The SC&RA continually monitors the regulatory actions of a number of US government agencies as t

The SC&RA continually monitors the regulatory actions of a number of US government agencies as t

Sixty years ago, a group of heavy and specialized carriers that ultimately became SC&RA joined forces, largely to monitor federal regulations and to speak with a united voice concerning regulatory matters. SC&RA has never stopped scrutinizing a number of the 15 United States Executive Departments and their agencies for regulations that are under review or development.

In 2007, regulatory actions directly affecting the association's members were undertaken by the Departments of Energy, Homeland Security, Justice, Labor, Transportation and Treasury. Of particular interest are actions by the Labor and the Transportation Departments. Below are a few of the noteworthy items included in these Departments' Semiannual Regulatory Agenda, which appeared in the December 10, 2007 edition of the Federal Register.

Labor Department

Cranes and Derricks. A number of industry stakeholders asked the Occupational Health and Safety Administration (OSHA) to update the cranes and derricks portion of subpart N (29 CFR 1926.550), specifically requesting that negotiated rulemaking be used. There have been considerable technological changes since the development of the consensus standards upon which the 1971 OSHA standard is based. In addition, industry consensus standards for derricks and crawler, truck and locomotive cranes were updated as recently as 2004. An estimated 64 to 82 fatalities are associated with cranes each year in construction, and a more up to date standard would help prevent them. In 2002, OSHA published a notice of intent to establish a negotiated rulemaking committee. A year later, in 2003, committee members (including an SC&RA representative) were announced and the Cranes and Derricks Negotiated Rulemaking Committee was established and held its first meeting. In July 2004, the committee reached consensus on all issues and submitted its recommendations. A Small Business Regulatory Enforcement Fairness Act panel was convened in August 2006 to obtain input from small businesses; a report summarizing the panel's findings was issued in October 2006. The agency announced plans to issue a notice of proposed rulemaking in January 2008.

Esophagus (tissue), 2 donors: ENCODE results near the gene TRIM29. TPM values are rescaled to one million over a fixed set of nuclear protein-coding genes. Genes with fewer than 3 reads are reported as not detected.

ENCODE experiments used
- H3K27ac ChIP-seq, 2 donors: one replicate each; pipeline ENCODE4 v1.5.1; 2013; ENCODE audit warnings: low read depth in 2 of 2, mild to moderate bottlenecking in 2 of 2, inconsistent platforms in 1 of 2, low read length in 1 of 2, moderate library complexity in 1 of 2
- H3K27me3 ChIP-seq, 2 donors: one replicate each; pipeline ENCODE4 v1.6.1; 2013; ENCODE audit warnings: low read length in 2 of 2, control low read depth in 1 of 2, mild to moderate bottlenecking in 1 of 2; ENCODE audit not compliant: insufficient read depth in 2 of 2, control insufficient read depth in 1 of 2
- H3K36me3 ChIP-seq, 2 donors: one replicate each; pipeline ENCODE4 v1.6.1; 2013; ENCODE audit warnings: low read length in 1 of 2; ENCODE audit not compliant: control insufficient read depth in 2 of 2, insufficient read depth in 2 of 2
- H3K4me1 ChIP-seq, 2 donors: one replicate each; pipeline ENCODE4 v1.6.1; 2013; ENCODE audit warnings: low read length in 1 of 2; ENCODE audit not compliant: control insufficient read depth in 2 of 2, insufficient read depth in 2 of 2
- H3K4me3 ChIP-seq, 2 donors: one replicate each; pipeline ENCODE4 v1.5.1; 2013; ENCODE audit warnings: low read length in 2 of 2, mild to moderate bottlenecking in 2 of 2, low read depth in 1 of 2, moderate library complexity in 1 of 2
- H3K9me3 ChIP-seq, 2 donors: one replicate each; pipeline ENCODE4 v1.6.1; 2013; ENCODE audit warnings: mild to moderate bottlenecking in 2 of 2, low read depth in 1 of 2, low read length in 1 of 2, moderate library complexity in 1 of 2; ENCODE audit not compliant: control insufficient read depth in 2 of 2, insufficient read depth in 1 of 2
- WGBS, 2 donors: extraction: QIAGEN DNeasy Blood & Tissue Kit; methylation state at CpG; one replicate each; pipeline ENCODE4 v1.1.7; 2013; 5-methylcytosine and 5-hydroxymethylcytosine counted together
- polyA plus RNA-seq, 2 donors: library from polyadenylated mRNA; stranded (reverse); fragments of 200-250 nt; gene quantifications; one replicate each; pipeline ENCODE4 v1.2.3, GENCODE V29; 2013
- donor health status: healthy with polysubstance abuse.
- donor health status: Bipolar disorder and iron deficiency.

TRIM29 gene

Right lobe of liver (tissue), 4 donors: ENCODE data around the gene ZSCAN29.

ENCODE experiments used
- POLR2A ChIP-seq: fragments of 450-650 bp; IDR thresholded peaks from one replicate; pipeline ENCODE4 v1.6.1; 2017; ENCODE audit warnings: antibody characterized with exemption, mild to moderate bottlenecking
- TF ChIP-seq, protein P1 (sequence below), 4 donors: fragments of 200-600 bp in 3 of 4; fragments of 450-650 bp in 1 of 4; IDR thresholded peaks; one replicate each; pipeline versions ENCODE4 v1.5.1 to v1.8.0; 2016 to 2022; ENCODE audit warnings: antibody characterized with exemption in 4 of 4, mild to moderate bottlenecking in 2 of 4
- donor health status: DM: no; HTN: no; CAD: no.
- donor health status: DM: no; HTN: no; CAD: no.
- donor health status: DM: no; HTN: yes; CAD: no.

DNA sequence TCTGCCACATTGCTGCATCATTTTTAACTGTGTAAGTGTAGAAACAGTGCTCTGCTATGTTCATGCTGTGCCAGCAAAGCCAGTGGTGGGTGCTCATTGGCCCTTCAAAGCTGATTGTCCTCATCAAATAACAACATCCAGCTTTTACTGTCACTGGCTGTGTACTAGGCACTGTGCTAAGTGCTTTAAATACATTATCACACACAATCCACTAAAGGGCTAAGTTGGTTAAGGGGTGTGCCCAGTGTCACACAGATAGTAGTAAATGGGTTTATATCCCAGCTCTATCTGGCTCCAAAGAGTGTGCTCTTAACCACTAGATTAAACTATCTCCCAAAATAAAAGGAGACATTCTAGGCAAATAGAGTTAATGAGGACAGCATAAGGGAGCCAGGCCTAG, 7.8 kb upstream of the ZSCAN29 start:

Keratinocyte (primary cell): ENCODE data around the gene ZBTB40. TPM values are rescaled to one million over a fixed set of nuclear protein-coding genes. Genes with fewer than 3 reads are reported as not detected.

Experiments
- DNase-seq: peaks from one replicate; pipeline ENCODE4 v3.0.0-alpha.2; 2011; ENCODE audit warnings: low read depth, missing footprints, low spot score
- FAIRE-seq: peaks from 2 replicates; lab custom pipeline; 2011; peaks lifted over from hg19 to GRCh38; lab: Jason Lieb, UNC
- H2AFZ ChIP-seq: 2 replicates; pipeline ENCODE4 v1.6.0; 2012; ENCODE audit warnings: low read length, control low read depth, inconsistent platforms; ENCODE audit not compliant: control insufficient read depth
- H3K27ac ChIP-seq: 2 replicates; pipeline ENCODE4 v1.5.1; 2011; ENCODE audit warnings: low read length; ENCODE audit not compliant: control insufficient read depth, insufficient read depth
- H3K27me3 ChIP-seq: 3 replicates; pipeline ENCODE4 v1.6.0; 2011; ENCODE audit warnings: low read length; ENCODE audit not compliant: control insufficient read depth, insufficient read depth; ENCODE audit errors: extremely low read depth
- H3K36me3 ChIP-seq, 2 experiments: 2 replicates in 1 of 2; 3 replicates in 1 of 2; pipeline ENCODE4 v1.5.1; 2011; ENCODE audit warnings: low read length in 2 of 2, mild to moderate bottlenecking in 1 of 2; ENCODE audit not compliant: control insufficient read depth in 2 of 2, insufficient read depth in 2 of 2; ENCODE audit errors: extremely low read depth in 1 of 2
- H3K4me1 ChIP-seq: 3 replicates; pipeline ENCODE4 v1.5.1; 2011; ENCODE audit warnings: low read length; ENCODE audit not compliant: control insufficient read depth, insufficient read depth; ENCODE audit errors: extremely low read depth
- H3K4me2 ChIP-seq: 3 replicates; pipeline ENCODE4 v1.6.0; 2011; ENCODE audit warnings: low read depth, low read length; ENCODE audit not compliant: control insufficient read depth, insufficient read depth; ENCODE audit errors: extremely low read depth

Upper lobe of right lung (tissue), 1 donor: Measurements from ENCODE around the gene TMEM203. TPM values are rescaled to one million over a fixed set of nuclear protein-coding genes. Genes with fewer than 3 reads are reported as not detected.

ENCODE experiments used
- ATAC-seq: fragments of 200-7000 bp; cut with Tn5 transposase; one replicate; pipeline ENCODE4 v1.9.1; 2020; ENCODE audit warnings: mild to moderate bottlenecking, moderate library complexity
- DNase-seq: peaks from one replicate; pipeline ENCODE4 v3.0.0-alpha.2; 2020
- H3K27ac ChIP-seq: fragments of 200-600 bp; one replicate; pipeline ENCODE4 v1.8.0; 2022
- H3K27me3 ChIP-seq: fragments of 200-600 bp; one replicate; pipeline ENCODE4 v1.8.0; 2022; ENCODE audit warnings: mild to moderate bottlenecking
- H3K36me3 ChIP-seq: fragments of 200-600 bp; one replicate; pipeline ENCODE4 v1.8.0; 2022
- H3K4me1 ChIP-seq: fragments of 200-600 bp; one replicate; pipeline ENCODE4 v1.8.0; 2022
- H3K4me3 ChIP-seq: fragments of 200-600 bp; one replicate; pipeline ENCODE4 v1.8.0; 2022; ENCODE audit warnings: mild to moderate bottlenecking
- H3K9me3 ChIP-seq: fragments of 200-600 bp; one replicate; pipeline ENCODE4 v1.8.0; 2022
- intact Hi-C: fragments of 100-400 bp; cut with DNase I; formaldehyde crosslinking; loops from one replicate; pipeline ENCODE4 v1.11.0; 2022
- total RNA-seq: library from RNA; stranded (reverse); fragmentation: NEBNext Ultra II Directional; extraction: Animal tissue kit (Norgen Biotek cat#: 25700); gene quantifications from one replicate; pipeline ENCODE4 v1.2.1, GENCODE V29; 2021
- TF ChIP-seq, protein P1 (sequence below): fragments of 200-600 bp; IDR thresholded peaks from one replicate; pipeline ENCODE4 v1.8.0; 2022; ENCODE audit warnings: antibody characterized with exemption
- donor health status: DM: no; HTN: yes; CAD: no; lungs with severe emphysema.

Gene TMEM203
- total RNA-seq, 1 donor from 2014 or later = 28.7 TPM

Confined Spaces in Construction (Part 1926): Preventing Suffocating/Explosions in Confined Spaces. In January 1993, OSHA issued a general industry rule to protect employees who enter confined spaces (29 CFR 1910.146). This standard does not apply to the construction industry because of differences in the nature of the worksite in the construction industry. In discussions with the United Steel Workers of America on a settlement agreement for the general industry standard, OSHA agreed to issue a proposed rule to extend confined- space protection to construction workers appropriate to their work environment. A notice of proposed rulemaking was issued on November 28, 2007.

Lead in Construction. On September 27, 2007, OSHA completed a review of its Lead in Construction Standard (29 CFR 1926.62) pursuant to section 610 of the Regulatory Flexibility Act and Section 5 of Executive Order 12866. OSHA issued the standard in 1993 in response to a statutory directive to protect construction workers from lead related diseases such as neurological and kidney disease and negative cardiovascular effects. The review, which began on June 6, 2005, found that the standard has reduced blood lead levels in construction workers, thereby reducing lead-related disease. It also found that the standard has not had a negative economic impact on business, including small businesses in virtually all sectors affected, is not overly complex and does not conflict with other regulations. OSHA concluded it is necessary to retain the standard but will consider improving outreach materials and increasing their dissemination, and will consult with Housing and Urban Development and the Environmental Protection Agency about developing a unified training curriculum and further integrate initial assessment interpretations to reduce cost and simplify requirements for small businesses.